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The rise and fall of Toys R Us

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  1. #11

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    Quote Originally Posted by pin:
    I have a $100 voucher there. Any news on if the HK store is shutting?
    Diff ownership structure with Li & Fung involved in TRU Asia.

    A lot of their problems stem from suppliers cutting off their credit lines once it was announced they had some problems (before xmas). Could happen here.. Go spend it on diapers or something...

  2. #12

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    Good news for my brothers.... they own Toys business in UK.
    Bad news for 100s of people losing jobs.


  3. #13

    I don't think so. I heard they are open for business as usual in Asia. Customer programs to continue as normal.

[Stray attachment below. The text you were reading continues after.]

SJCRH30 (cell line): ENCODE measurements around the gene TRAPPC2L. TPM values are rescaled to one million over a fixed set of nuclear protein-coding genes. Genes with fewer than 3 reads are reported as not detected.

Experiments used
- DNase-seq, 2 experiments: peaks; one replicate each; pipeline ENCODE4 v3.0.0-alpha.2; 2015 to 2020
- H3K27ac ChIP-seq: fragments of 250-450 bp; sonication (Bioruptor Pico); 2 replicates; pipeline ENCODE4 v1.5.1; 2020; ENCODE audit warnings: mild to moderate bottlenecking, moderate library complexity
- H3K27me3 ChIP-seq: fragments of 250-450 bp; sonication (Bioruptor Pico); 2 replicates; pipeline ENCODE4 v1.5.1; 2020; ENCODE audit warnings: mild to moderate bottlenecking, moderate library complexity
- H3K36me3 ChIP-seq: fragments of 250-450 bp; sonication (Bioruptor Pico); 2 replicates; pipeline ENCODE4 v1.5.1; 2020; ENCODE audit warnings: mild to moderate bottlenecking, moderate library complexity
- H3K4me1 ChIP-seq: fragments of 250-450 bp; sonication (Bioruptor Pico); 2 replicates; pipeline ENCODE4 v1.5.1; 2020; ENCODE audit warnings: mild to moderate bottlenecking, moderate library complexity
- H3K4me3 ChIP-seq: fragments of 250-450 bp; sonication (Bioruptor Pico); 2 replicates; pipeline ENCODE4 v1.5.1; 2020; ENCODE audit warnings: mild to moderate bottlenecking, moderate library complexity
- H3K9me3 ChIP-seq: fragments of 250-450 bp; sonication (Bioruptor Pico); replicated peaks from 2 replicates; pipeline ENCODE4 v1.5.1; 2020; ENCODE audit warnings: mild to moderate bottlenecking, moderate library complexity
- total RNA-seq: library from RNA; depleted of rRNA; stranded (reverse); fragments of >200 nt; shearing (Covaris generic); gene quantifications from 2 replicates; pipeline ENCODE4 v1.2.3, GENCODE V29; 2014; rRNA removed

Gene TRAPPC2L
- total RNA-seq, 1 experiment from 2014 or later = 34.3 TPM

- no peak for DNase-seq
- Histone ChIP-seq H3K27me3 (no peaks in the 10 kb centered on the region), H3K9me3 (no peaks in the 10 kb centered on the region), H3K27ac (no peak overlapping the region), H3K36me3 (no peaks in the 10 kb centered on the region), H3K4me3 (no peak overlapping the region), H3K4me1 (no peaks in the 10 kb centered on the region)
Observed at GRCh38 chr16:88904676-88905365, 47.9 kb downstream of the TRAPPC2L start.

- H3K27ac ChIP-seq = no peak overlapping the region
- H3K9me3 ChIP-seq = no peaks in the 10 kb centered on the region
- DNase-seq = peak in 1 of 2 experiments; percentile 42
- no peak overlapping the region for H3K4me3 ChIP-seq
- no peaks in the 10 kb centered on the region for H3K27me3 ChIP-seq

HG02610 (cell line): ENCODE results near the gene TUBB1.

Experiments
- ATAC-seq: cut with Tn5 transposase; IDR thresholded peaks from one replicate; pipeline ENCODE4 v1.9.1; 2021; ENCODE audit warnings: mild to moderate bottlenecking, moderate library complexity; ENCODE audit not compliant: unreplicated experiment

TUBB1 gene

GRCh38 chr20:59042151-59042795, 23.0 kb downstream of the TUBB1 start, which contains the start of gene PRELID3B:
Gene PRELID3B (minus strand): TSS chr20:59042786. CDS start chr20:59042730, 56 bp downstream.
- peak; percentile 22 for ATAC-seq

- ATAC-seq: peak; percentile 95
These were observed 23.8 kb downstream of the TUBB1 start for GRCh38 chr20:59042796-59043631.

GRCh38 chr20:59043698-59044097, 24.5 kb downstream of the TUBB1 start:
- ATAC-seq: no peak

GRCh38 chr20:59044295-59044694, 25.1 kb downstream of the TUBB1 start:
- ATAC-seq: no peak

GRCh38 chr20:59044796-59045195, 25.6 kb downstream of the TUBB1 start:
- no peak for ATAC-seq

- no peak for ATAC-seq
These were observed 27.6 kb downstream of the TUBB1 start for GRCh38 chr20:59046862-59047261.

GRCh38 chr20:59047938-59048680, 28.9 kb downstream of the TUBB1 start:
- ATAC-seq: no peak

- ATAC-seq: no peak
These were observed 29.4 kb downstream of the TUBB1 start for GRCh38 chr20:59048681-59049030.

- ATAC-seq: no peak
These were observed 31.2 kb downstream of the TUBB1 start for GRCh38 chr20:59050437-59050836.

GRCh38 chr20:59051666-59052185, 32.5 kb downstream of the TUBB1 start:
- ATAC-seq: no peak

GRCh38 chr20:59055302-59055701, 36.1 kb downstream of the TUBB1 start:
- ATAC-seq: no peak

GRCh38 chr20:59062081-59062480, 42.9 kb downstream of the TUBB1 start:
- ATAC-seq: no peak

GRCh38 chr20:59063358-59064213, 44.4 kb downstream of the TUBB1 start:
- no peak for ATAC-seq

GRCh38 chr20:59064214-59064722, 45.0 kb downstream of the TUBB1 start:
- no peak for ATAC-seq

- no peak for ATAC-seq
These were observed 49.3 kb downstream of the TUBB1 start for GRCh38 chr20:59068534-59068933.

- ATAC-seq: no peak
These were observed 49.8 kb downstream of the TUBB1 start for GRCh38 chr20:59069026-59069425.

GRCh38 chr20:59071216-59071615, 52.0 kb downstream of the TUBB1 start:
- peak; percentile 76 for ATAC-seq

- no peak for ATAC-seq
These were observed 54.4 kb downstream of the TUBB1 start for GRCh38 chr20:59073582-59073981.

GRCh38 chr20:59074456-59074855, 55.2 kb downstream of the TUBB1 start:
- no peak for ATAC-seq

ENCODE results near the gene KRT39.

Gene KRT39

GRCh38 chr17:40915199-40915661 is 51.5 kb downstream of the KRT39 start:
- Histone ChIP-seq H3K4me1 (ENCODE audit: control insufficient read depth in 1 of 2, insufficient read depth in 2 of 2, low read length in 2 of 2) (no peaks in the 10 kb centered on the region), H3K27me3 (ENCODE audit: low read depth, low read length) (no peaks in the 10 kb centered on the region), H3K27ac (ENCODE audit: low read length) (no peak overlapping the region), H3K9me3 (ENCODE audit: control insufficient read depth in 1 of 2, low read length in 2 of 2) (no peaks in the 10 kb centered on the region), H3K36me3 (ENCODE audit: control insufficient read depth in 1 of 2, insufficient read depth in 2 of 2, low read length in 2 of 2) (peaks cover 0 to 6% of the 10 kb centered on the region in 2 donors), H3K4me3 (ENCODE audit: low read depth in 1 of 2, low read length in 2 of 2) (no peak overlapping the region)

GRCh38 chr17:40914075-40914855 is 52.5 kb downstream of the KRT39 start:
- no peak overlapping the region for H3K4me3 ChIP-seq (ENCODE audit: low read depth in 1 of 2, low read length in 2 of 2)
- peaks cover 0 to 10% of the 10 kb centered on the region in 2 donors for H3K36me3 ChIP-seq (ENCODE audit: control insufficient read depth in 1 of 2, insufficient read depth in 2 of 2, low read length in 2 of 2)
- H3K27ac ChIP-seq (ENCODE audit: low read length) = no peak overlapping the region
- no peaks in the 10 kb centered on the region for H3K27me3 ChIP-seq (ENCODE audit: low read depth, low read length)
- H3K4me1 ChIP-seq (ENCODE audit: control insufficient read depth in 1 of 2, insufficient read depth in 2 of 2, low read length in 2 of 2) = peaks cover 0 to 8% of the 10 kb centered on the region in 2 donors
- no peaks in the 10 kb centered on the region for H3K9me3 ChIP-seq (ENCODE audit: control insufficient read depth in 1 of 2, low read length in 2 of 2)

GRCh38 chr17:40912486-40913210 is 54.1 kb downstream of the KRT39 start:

Last edited by SmileAlways; 21-03-2018 at 02:43 PM.

  4. #14
    Quote Originally Posted by pin:
    I have a $100 voucher there. Any news on if the HK store is shutting?
    I heard they are not part of the US process. Should be fine..... no worry.....

  5. #15

  6. #16

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    More fuckery ... someone should just put them out of their misery and sell to Amazon.

    Toys "R" Us is planning to liquidate after failing to restructure in bankruptcy, weighed down by too much debt that it took on in a private-equity leveraged buyout in 2005. But this guy has a plan:

    The head of the company that created Bratz dolls and Little Tikes is putting $100 million toward a long-shot bid to save Toys “R” Us.